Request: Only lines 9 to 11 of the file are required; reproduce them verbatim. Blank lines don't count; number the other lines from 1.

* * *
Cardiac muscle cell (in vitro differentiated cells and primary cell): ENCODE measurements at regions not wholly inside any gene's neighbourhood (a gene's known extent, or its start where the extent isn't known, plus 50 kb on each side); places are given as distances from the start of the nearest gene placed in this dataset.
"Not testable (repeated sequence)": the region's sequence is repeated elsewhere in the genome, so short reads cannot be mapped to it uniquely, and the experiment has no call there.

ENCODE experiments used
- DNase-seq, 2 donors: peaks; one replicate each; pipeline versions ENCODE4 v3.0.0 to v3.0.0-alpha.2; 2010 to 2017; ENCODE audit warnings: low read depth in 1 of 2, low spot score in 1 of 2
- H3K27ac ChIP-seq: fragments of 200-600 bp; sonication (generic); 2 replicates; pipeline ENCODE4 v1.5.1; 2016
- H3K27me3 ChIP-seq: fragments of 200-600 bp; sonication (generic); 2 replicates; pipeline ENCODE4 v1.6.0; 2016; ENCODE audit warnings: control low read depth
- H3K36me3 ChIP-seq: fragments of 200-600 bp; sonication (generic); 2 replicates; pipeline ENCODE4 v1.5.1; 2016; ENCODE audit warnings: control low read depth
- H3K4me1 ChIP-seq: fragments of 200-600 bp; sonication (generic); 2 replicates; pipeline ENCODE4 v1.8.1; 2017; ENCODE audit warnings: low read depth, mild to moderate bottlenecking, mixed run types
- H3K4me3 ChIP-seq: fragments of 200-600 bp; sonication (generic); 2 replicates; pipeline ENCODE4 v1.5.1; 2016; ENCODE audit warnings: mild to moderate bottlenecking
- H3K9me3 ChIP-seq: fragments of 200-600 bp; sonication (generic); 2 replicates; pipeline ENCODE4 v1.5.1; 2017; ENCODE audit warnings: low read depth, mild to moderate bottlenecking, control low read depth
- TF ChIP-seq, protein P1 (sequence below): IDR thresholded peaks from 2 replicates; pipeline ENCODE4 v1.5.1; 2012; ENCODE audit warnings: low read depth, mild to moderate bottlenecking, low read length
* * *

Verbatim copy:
- H3K4me3 ChIP-seq: fragments of 200-600 bp; sonication (generic); 2 replicates; pipeline ENCODE4 v1.5.1; 2016; ENCODE audit warnings: mild to moderate bottlenecking
- H3K9me3 ChIP-seq: fragments of 200-600 bp; sonication (generic); 2 replicates; pipeline ENCODE4 v1.5.1; 2017; ENCODE audit warnings: low read depth, mild to moderate bottlenecking, control low read depth
- TF ChIP-seq, protein P1 (sequence below): IDR thresholded peaks from 2 replicates; pipeline ENCODE4 v1.5.1; 2012; ENCODE audit warnings: low read depth, mild to moderate bottlenecking, low read length